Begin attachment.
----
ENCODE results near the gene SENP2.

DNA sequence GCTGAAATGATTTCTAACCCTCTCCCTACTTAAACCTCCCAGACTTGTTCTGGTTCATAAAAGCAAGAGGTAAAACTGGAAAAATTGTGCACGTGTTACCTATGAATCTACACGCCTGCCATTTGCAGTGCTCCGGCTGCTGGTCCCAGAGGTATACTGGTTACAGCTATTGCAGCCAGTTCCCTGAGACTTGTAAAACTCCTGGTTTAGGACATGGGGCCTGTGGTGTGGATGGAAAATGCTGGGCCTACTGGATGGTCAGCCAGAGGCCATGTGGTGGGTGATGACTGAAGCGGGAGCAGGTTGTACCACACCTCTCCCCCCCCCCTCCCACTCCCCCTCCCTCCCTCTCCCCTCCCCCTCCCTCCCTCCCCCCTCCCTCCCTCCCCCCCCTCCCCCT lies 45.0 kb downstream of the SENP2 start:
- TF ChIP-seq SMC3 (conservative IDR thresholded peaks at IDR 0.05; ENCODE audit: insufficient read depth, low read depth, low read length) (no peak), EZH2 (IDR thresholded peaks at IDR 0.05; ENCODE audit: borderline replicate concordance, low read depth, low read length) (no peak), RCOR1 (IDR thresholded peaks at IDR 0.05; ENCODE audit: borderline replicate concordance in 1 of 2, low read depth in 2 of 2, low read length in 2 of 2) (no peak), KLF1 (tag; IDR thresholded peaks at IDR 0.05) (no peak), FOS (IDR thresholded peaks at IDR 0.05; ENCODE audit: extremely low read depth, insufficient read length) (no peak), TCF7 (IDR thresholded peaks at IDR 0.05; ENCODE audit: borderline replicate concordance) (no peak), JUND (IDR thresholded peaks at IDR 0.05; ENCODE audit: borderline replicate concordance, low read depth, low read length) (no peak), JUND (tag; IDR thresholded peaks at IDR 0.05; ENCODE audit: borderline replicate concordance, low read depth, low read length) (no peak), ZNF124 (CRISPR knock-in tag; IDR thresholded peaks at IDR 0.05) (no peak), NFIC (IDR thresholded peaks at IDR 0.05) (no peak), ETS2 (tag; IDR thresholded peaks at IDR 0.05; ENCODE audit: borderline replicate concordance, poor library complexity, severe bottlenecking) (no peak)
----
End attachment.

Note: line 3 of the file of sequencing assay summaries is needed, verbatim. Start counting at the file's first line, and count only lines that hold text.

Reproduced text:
- TF ChIP-seq SMC3 (conservative IDR thresholded peaks at IDR 0.05; ENCODE audit: insufficient read depth, low read depth, low read length) (no peak), EZH2 (IDR thresholded peaks at IDR 0.05; ENCODE audit: borderline replicate concordance, low read depth, low read length) (no peak), RCOR1 (IDR thresholded peaks at IDR 0.05; ENCODE audit: borderline replicate concordance in 1 of 2, low read depth in 2 of 2, low read length in 2 of 2) (no peak), KLF1 (tag; IDR thresholded peaks at IDR 0.05) (no peak), FOS (IDR thresholded peaks at IDR 0.05; ENCODE audit: extremely low read depth, insufficient read length) (no peak), TCF7 (IDR thresholded peaks at IDR 0.05; ENCODE audit: borderline replicate concordance) (no peak), JUND (IDR thresholded peaks at IDR 0.05; ENCODE audit: borderline replicate concordance, low read depth, low read length) (no peak), JUND (tag; IDR thresholded peaks at IDR 0.05; ENCODE audit: borderline replicate concordance, low read depth, low read length) (no peak), ZNF124 (CRISPR knock-in tag; IDR thresholded peaks at IDR 0.05) (no peak), NFIC (IDR thresholded peaks at IDR 0.05) (no peak), ETS2 (tag; IDR thresholded peaks at IDR 0.05; ENCODE audit: borderline replicate concordance, poor library complexity, severe bottlenecking) (no peak)